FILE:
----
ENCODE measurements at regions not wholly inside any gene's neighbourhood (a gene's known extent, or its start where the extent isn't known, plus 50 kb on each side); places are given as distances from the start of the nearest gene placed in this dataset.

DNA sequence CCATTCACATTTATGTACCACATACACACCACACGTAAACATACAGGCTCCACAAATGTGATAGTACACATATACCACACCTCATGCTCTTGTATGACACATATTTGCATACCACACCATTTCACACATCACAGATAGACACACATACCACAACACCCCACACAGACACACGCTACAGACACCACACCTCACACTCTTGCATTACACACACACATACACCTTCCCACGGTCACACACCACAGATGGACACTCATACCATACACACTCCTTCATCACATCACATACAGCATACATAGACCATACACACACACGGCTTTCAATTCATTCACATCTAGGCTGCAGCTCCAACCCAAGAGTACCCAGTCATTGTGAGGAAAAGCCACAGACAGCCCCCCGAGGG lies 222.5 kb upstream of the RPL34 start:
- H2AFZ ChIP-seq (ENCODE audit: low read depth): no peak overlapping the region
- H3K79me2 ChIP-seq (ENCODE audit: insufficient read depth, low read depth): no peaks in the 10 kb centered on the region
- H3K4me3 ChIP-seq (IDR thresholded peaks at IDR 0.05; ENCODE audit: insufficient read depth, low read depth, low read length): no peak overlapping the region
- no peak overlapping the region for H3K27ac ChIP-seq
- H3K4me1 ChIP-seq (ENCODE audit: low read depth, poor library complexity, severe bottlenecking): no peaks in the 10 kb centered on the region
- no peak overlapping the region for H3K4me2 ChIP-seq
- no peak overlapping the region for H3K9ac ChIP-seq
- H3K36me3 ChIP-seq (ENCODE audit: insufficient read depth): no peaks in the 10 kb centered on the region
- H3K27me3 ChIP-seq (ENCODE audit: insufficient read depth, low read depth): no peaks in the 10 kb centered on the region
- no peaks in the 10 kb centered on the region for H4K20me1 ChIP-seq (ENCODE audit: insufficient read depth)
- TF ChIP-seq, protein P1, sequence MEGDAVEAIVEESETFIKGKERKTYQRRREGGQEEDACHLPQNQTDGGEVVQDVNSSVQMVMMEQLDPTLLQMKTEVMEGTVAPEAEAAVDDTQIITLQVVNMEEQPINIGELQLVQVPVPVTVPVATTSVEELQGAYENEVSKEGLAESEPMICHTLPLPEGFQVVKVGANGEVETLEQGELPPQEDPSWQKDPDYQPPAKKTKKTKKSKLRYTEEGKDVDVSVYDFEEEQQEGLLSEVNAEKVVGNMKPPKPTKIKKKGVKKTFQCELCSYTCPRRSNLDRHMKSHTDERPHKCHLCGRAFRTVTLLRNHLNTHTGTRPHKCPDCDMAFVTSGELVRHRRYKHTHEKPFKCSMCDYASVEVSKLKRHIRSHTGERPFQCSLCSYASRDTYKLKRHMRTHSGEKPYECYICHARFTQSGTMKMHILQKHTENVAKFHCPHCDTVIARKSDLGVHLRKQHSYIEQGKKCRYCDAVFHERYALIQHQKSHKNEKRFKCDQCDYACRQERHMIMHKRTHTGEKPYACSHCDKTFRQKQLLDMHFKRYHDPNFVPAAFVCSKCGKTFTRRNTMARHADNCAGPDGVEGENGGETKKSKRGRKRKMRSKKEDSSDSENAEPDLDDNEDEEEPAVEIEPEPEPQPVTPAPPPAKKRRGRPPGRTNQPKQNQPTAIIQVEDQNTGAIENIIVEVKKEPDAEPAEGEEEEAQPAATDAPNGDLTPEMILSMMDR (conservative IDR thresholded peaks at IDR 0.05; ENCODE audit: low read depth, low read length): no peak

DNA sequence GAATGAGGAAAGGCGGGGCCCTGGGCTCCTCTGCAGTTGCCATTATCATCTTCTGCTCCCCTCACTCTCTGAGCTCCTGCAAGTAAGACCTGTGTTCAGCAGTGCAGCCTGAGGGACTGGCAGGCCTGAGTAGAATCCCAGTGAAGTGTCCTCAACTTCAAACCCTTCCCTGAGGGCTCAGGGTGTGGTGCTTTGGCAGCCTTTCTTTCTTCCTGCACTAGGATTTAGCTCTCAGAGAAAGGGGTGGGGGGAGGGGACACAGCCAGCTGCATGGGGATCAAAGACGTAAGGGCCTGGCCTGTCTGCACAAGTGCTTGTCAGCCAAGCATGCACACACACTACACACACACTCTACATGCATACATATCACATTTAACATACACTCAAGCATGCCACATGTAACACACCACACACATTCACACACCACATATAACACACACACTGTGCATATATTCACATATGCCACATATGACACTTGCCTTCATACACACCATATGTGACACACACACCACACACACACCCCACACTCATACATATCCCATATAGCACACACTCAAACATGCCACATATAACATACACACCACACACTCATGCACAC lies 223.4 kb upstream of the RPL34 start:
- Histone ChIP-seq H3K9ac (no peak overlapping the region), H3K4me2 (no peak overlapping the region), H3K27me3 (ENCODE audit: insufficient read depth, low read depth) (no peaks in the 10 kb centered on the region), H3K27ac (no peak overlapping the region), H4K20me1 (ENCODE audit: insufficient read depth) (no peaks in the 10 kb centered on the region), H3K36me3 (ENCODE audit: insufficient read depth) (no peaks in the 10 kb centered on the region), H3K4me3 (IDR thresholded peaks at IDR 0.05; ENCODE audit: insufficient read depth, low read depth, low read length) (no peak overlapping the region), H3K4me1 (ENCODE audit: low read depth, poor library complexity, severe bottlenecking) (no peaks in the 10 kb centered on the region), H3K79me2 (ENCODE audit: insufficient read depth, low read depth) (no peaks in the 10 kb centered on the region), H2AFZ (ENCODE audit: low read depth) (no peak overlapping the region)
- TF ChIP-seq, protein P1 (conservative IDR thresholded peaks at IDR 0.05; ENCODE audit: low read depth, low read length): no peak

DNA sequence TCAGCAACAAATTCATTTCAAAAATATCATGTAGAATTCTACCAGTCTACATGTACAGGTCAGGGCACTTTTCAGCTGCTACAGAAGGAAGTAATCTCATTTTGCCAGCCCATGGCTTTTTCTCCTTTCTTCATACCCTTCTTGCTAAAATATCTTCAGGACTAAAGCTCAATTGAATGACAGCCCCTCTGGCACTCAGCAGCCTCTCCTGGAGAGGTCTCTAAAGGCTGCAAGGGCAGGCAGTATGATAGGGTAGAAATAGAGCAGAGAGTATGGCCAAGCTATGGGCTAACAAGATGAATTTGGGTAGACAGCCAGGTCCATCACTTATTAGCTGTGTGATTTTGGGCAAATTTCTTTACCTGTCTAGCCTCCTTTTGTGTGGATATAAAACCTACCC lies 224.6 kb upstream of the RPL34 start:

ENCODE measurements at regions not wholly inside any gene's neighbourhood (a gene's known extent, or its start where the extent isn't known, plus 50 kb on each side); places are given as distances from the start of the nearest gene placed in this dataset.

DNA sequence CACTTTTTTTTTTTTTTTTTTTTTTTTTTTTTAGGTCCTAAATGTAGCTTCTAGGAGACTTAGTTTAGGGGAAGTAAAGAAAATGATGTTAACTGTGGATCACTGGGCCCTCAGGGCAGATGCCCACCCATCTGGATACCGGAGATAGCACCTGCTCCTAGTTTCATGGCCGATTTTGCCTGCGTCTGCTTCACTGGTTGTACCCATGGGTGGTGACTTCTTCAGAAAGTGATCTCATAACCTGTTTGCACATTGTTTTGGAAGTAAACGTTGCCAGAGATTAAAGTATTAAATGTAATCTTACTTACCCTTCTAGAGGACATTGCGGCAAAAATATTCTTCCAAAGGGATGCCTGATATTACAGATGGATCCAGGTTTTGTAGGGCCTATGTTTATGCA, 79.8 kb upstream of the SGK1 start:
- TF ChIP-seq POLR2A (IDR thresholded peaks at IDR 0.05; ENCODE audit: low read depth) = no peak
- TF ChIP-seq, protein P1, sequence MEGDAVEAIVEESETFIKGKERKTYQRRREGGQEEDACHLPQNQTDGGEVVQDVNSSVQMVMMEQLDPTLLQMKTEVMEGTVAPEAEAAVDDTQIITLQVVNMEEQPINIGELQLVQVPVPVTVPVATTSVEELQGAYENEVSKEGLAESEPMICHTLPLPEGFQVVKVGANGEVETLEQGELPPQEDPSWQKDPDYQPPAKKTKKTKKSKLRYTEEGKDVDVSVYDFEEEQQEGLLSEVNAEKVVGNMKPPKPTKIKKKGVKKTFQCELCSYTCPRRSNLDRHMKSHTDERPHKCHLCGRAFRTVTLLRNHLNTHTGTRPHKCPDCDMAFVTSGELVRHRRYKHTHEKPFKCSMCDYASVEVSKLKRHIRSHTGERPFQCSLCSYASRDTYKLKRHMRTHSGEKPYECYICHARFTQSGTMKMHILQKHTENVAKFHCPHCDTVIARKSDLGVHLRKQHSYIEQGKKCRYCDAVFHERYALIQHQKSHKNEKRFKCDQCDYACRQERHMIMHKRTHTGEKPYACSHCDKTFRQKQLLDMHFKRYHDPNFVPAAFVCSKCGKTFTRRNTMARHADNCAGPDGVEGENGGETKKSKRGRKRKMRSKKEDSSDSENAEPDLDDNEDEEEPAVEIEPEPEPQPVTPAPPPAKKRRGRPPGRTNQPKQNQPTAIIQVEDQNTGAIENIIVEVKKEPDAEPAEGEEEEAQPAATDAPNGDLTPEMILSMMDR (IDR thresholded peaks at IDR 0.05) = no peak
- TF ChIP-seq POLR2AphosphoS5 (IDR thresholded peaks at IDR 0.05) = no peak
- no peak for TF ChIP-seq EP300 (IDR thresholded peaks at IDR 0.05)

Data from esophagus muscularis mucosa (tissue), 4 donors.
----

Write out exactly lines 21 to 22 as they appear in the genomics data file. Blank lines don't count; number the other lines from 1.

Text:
- TF ChIP-seq, protein P1, sequence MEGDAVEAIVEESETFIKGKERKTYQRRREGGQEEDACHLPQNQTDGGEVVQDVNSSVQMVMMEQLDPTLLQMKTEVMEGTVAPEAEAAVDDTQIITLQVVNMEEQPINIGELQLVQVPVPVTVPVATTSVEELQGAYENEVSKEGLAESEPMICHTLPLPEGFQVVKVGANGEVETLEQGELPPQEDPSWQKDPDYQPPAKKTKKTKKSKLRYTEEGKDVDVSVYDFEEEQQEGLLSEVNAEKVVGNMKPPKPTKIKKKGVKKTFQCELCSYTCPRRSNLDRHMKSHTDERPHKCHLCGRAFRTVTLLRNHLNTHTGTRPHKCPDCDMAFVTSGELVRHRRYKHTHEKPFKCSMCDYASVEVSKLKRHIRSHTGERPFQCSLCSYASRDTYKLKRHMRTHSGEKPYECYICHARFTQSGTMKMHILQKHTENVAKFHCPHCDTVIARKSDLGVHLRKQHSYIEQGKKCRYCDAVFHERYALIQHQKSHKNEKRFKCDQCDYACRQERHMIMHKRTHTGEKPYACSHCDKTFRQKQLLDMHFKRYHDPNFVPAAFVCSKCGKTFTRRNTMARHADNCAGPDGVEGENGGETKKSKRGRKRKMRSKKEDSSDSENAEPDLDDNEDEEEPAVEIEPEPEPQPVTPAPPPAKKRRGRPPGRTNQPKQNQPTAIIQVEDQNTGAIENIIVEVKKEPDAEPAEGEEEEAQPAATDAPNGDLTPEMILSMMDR (IDR thresholded peaks at IDR 0.05) = no peak
- TF ChIP-seq POLR2AphosphoS5 (IDR thresholded peaks at IDR 0.05) = no peak